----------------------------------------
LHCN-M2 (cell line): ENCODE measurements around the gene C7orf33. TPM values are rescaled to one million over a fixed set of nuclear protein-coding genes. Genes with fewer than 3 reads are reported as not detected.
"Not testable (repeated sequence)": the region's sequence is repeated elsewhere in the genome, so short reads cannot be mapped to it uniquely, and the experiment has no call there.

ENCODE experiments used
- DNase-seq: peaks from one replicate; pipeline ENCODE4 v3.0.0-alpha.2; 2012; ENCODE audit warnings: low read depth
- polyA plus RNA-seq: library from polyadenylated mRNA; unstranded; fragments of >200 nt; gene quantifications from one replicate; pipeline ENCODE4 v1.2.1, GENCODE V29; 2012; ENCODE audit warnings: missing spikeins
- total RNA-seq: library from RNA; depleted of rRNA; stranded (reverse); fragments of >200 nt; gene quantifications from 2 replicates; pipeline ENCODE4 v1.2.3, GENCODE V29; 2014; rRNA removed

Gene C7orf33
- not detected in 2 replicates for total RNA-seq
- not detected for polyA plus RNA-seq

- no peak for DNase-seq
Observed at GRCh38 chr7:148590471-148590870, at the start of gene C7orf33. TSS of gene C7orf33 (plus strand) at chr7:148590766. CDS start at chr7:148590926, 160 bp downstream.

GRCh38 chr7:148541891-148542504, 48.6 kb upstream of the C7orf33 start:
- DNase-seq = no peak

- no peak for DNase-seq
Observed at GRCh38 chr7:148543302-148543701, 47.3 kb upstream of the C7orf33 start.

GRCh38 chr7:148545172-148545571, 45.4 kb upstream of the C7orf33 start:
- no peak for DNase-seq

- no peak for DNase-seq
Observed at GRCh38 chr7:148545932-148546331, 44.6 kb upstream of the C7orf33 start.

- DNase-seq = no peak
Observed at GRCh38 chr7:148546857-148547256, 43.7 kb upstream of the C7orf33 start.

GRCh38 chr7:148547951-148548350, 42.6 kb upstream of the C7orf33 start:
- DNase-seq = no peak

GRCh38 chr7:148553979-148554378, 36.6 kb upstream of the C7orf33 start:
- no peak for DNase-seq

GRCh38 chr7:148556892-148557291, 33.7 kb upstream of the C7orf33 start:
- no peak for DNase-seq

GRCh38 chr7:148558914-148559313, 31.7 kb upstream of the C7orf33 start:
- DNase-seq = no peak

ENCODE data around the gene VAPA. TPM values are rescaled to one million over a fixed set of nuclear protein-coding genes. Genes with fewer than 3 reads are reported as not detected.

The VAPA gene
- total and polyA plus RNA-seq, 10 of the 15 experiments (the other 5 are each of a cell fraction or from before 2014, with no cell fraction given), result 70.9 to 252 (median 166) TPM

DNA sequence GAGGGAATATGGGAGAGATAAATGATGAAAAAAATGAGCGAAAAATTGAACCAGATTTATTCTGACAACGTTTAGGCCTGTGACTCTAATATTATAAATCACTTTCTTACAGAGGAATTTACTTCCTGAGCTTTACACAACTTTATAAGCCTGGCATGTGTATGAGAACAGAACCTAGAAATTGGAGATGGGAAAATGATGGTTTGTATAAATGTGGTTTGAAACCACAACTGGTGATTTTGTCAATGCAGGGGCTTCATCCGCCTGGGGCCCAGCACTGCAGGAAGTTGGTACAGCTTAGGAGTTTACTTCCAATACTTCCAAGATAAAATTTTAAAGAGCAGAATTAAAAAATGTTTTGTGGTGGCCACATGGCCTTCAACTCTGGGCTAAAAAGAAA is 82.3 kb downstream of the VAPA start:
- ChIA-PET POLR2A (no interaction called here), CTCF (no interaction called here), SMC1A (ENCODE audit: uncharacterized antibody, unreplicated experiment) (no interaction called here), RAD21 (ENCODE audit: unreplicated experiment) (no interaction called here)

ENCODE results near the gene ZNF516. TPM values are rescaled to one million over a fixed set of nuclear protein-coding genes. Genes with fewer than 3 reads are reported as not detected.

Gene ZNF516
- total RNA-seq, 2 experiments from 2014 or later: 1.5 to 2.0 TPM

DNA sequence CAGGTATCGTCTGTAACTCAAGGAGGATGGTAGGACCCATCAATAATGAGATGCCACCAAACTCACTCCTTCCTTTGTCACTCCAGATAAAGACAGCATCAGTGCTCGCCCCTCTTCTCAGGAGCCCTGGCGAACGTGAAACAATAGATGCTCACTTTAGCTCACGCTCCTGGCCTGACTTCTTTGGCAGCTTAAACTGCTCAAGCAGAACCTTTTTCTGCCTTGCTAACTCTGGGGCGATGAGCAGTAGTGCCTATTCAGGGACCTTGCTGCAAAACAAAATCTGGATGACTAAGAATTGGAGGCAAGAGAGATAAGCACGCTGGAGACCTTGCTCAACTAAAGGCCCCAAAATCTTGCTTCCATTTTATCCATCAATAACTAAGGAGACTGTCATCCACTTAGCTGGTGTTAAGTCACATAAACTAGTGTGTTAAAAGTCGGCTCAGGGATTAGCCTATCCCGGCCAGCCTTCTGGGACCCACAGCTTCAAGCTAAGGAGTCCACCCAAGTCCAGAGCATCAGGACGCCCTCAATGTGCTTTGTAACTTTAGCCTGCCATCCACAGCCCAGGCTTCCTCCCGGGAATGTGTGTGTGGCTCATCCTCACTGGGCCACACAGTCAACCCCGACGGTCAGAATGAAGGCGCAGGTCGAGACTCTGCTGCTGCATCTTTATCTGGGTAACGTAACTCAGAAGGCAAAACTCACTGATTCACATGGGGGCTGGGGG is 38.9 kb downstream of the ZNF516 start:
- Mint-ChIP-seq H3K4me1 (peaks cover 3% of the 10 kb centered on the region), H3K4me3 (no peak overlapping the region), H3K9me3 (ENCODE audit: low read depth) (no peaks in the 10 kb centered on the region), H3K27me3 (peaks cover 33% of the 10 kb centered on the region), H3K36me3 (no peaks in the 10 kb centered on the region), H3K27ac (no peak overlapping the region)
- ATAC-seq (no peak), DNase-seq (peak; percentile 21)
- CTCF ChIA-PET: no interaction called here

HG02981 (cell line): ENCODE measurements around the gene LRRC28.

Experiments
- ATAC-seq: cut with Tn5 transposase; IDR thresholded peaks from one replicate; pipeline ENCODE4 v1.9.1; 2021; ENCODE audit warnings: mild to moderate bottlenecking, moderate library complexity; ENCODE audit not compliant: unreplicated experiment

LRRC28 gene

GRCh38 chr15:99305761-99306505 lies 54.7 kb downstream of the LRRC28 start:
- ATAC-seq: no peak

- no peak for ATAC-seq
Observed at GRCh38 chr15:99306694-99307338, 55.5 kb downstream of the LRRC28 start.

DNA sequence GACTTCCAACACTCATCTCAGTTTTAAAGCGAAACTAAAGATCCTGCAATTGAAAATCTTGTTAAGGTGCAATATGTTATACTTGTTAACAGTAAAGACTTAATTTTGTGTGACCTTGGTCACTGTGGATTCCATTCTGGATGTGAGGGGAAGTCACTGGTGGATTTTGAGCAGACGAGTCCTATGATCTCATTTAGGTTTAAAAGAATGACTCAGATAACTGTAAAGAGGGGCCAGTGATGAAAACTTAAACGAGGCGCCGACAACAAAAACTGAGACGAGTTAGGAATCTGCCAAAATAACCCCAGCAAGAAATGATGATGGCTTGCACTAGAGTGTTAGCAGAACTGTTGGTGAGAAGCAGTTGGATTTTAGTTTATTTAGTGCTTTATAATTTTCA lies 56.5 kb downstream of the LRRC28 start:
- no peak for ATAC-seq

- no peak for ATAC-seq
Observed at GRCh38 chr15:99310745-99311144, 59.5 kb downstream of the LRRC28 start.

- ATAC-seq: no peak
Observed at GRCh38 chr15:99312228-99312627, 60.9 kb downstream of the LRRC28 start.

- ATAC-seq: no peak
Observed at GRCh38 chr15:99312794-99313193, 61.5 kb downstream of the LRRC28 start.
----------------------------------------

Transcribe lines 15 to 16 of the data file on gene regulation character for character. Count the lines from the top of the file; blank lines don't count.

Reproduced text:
Observed at GRCh38 chr7:148543302-148543701, 47.3 kb upstream of the C7orf33 start.

GRCh38 chr7:148545172-148545571, 45.4 kb upstream of the C7orf33 start: